USS Repose Arrives and Forrestal Departs
During the first watch Forrestal, Oriskany and escorts proceeded to rendezvous with the Hospital Ship Repose, who had come from the Danang area, and Forrestal’s dead and injured were transferred to Repose from 2253 Saturday to 1410 on Sunday. Forrestal then proceeded at 27 knots to Subic Bay, escorted by Henry W. Tucker and Baussel (DD 845).27
Just after noon on Sunday, MacKenzie detached from TG 77.8, refueled from USS Cacapon (AO 52), and proceeded to the vicinity of Quang Tri, South Vietnam for her next assignment.28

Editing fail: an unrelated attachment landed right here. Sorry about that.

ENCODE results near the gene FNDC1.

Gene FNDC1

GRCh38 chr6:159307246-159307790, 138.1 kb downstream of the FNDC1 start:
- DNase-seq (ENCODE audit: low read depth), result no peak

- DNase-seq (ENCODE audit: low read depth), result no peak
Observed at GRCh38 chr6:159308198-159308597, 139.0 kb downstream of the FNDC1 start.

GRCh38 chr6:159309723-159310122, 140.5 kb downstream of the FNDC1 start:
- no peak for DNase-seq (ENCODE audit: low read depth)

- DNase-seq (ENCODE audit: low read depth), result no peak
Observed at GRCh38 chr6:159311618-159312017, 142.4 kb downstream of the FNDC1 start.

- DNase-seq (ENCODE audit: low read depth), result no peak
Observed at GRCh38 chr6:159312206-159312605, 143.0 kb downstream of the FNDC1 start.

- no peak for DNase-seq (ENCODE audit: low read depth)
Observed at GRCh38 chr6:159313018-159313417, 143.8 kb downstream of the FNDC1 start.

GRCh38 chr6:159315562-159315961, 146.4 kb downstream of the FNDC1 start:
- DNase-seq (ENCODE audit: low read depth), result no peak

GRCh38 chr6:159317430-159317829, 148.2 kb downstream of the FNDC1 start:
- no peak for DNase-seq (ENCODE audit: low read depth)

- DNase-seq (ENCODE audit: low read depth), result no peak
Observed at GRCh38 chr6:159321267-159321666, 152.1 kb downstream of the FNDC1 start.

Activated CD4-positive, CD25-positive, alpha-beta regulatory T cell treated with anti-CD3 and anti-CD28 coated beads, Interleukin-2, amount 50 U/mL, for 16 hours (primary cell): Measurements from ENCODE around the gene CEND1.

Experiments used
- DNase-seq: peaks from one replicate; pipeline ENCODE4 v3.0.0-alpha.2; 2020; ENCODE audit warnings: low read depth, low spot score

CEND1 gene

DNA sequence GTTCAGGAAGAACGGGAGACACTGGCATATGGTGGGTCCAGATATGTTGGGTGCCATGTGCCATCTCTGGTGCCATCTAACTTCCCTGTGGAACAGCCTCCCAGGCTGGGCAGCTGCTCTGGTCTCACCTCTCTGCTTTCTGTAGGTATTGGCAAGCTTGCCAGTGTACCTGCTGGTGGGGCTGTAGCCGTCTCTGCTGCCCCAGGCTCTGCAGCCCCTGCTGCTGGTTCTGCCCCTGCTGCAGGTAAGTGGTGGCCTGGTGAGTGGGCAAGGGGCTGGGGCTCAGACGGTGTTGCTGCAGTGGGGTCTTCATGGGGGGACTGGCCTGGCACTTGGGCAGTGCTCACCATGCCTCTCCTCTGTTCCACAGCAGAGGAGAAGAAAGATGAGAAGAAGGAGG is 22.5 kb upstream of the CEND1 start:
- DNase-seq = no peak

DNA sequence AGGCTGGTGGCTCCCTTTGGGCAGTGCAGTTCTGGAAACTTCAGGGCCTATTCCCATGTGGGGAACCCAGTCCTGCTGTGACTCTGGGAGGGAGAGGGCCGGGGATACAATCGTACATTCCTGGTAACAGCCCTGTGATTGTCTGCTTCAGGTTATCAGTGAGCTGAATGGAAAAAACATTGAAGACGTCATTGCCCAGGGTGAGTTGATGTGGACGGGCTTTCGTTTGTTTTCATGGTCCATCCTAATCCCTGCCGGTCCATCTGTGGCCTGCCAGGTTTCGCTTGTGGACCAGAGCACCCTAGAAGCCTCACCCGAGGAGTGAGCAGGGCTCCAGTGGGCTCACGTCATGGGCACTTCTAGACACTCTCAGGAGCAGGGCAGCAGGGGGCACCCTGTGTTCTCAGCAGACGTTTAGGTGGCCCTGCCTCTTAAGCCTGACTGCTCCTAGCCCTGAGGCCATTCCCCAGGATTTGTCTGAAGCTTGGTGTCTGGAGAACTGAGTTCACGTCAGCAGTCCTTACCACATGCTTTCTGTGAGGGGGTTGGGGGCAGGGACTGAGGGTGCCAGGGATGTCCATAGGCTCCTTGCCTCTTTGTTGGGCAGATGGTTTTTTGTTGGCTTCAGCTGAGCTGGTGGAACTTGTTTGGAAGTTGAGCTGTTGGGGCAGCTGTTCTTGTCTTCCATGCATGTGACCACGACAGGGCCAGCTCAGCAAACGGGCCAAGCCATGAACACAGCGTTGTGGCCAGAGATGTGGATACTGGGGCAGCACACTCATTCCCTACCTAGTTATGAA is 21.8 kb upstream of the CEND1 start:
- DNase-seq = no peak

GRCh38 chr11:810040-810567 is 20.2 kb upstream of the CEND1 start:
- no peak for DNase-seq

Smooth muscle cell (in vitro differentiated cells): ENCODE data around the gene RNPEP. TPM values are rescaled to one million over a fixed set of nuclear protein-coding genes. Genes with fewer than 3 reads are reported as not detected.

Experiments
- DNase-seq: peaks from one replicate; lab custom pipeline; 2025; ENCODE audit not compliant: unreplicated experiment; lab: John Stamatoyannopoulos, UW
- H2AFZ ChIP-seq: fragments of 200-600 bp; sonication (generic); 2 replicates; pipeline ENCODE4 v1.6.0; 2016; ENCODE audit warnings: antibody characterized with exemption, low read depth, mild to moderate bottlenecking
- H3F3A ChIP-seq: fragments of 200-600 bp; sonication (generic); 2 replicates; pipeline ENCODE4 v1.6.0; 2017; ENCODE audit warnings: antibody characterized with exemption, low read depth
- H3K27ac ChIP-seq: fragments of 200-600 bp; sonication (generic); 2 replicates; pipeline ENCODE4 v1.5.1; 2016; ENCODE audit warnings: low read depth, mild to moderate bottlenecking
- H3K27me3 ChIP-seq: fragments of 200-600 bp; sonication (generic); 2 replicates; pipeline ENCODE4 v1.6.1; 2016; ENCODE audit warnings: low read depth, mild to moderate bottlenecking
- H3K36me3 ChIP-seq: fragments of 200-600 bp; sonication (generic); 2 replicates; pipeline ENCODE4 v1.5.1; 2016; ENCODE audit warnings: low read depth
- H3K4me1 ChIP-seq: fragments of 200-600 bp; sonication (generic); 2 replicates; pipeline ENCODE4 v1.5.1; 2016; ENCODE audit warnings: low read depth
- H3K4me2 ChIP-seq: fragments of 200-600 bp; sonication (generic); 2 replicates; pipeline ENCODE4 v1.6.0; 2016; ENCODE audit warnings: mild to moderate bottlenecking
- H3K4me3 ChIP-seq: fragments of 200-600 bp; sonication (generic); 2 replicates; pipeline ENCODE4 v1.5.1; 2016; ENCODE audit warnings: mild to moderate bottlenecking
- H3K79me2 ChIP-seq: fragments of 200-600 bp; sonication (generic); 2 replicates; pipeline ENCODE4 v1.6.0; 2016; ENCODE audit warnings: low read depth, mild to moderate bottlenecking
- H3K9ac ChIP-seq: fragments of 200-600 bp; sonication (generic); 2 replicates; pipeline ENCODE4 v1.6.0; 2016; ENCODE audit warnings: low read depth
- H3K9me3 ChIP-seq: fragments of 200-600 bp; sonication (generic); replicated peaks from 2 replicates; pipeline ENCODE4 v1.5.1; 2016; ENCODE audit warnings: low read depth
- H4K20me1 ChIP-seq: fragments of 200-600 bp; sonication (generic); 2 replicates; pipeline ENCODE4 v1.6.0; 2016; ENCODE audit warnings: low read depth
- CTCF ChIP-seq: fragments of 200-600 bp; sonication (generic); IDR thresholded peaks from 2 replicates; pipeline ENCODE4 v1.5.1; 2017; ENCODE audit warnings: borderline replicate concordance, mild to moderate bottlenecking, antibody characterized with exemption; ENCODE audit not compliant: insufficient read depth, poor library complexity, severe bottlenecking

The balance of the six-month cruise included more naval gunfire support, more carrier operations and service in Operation Sea Dragon.
The Forrestal fire left 134 sailors dead and 161 injured. The dead are memorialized on panel 24E of the Vietnam Veterans Memorial in Washington DC. None of the casualties received the Purple Heart, because this event was considered an accident, not a combat action.29
Rear Adm. Harvey P. Lanham, Commander, Carrier Division Two, embarked in Forrestal, commended MacKenzie and Rupertus on the spot for “the most magnificent ship handling I’ve ever seen.”30
The Navy Meritorious Unit Commendation (MUC) award was established on July 17, 1967, just twelve days before the Forrestal fire, to recognize conduct by a unit that would merit the award of the Bronze Star Medal for an individual.31
MacKenzie and Rupertus each received the MUC for the Forrestal fire.32 The citation for MacKenzie’s MUC reads as follows: